Navigating the challenges of land-based investment: new blog series
IIED and Land Portal have launched a new blog series on the governance of land-based investments in the global South. The series will explore practical strategies and approaches adopted by rights defenders and others to address common challenges surrounding these investments.
Governments are facing mounting demands to kickstart their economies in the wake of the COVID-19 pandemic. But this pressure is also leading to an increase in large-scale land-based investments – and the negative impacts of poorly planned or irresponsible investments are putting growing pressure on land and the communities who use it.
For a new series of blogs, IIED has invited rights defenders and practitioners to reflect on their strategies to push for more responsible and sustainable land-based investments. The series is part of a joint initiative with the Land Portal and the ALIGN project.
In the blogs, partners from diverse backgrounds describe how they are responding to the challenges of land-based investments so that rural communities, pastoralists and Indigenous Peoples can demand greater protections, a seat at the negotiating table and tangible benefits from investments.
The blogs aim to increase awareness and interest in technical and political issues among a community of practice on land and investment issues. Each blog includes a list of resources available on the Responsible Land-Based Investment Navigator, a dedicated knowledge hub of practical resources.
From guides on community preparedness and advocacy to tools dealing with conflict resolution, the resources draw on practical experiences and are tailored to the needs of different actors, from communities and civil society to governments and private-sector actors.
Over the coming weeks, we will explore some of the critical challenges to transforming land-based investment governance, raise awareness of the Responsible Land-Based Investment Navigator and the ALIGN project, and amplify marginalised voices from the global South.
We have launched the series with contributions from IIED, South Africa and Ethiopia:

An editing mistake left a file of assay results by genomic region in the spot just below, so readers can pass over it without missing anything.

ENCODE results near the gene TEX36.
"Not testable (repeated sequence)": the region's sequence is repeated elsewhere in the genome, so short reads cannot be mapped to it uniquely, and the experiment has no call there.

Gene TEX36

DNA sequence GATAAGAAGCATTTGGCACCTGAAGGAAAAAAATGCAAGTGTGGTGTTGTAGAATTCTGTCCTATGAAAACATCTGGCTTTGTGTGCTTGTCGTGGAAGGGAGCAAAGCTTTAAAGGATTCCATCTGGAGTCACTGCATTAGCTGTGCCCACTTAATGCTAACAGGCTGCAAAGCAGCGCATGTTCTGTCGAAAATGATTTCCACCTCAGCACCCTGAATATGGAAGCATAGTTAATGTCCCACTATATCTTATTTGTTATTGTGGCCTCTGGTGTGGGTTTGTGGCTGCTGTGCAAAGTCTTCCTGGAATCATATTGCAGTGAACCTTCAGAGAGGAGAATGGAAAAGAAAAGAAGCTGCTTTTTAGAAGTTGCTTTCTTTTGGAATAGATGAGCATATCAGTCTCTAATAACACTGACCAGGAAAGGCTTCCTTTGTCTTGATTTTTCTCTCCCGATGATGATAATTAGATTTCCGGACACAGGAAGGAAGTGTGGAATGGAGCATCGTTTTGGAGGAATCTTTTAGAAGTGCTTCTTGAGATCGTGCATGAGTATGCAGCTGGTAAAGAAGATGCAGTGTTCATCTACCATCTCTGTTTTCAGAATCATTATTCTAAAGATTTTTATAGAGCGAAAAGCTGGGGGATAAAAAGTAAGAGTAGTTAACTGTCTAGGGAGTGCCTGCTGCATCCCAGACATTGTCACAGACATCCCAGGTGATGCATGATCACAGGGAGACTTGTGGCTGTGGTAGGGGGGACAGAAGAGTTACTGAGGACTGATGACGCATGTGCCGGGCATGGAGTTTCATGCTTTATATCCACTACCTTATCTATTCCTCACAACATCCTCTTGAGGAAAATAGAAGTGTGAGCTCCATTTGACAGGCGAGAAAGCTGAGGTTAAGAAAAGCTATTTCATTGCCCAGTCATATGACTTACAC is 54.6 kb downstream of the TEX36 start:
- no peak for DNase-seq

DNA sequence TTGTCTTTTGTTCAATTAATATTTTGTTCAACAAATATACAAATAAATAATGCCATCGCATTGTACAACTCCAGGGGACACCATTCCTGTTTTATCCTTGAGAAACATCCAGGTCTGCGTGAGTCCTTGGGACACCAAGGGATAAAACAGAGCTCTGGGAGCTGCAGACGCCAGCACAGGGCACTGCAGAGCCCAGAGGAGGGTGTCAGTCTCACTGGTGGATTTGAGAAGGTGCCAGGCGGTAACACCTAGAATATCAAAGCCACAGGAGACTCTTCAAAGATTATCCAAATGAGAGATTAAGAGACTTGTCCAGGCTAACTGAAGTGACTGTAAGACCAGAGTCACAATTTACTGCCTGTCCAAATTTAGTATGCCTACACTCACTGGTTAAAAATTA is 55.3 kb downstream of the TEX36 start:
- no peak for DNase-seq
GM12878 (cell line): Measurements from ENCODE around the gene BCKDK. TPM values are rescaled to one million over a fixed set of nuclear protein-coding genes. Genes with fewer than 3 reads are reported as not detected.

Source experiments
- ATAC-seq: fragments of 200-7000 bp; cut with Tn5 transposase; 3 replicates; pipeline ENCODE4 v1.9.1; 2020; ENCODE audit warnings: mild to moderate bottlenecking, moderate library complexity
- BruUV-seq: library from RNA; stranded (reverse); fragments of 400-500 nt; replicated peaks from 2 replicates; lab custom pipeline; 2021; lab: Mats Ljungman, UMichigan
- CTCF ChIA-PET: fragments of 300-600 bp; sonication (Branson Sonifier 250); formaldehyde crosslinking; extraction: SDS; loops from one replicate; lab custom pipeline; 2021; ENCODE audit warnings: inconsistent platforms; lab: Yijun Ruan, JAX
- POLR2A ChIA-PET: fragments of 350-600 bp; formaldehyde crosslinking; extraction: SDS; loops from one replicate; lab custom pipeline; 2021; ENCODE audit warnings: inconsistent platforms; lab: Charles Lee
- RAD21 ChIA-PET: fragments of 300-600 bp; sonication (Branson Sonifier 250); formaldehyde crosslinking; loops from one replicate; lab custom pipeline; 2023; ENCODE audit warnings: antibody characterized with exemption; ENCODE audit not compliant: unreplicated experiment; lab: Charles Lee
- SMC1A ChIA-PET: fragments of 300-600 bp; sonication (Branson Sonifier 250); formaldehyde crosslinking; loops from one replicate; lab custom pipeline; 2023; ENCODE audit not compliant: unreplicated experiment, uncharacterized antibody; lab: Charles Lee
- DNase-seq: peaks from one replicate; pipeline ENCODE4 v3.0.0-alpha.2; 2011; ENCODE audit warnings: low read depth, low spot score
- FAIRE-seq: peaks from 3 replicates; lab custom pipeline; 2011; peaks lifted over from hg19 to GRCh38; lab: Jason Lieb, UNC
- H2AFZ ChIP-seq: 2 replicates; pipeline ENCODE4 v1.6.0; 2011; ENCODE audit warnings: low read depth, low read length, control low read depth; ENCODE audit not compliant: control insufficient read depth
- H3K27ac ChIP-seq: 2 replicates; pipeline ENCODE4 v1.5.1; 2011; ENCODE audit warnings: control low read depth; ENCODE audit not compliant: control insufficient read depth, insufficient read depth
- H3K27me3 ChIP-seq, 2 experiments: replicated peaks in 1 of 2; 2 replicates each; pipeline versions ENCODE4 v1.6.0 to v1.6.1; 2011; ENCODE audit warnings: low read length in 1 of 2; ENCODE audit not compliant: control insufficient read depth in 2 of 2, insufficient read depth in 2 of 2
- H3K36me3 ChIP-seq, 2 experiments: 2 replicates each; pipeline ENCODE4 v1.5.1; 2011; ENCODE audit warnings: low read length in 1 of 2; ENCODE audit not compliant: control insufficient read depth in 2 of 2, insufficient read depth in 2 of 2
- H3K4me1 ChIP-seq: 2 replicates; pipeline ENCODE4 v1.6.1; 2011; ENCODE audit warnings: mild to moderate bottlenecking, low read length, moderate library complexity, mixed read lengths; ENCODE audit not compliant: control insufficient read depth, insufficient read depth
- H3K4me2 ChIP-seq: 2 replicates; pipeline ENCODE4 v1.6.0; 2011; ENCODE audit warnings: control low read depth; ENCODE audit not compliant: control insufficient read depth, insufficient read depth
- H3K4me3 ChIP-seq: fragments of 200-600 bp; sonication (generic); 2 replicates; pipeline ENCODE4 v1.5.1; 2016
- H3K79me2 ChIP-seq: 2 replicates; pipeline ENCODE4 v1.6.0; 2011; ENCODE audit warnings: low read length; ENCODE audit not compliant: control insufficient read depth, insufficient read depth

- Navigating the challenges of land-based investment governance: kickstarting the series, IIED’s Nathaniah Jacobs and Amaelle Seigneret outline the main challenges faced by rights defenders in relation to land-based investments and introduce the Navigator knowledge hub
- Mining and land rights in South Africa: how has the Maledu judgement empowered rural communities? In 2018, this landmark judgement ruled that a community’s consent was required for mining activities on their land. Louise du Plessis from Lawyers for Human Rights explores its importance for other rural communities
- Moving forward with communal land rights in Ethiopia: what are the legal solutions? Daniel Behailu and Jacobs discuss developing laws that recognise and respect communal land rights in Ethiopia, potential legal solutions, and why change will require social legitimacy to work
- Land-based investment in Tanzania: how simplified legal guides are empowering communities – Masalu Luhula look at how simplified legal guides are empowering communities
- Land rights on air: how land voice supports Indigenous communities in Cameroon – Sandrine Kouba from RELUFA explains how setting up a radio programme has helped to inform Indigenous communities about their rights and enable them to feel better prepared to face investors
- Putting community land rights first: responsible private-sector divestment in Mozambique – Sarah Lowery of USAID’s Land and Resource Governance Division discusses a patrnership with agroforestry firm Green Resources that helped it responsibly divest its land-use rights back to local communities
- A just transition for communities: can wind and solar projects turn human rights lessons into leadership? – wind and solar projects have a human rights problem. But they don’t have to...
- From conflict to public-private partnerships: securing land-use rights and livelihoods in Mozambique – Mozambique’s 1997 land law recognises land rights acquired through customary practice and good faith occupancy, even without a formal title. However, the lack of transparent public confirmation or documentation can lead to conflict.
- Mining and Community Development Agreements: a panacea for community justice in Uganda? – Uganda’s extractives industry is growing exponentially and attracting both foreign and domestic mining companies. But too often, mineral-rich communities fail to benefit. How can Community Development Agreements ensure affected communities both benefit from mining operations and are meaningfully engaged in agreements regulating mining activities?
About the ALIGN project
The ALIGN project (Advancing Land-based Investment Governance) is a partnership between the Columbia Center on Sustainable Investment, IIED and Namati. ALIGN supports governments, civil society, local communities and other relevant actors in strengthening the governance of land-based investments – from agriculture to infrastructure, extractives and manufacturing.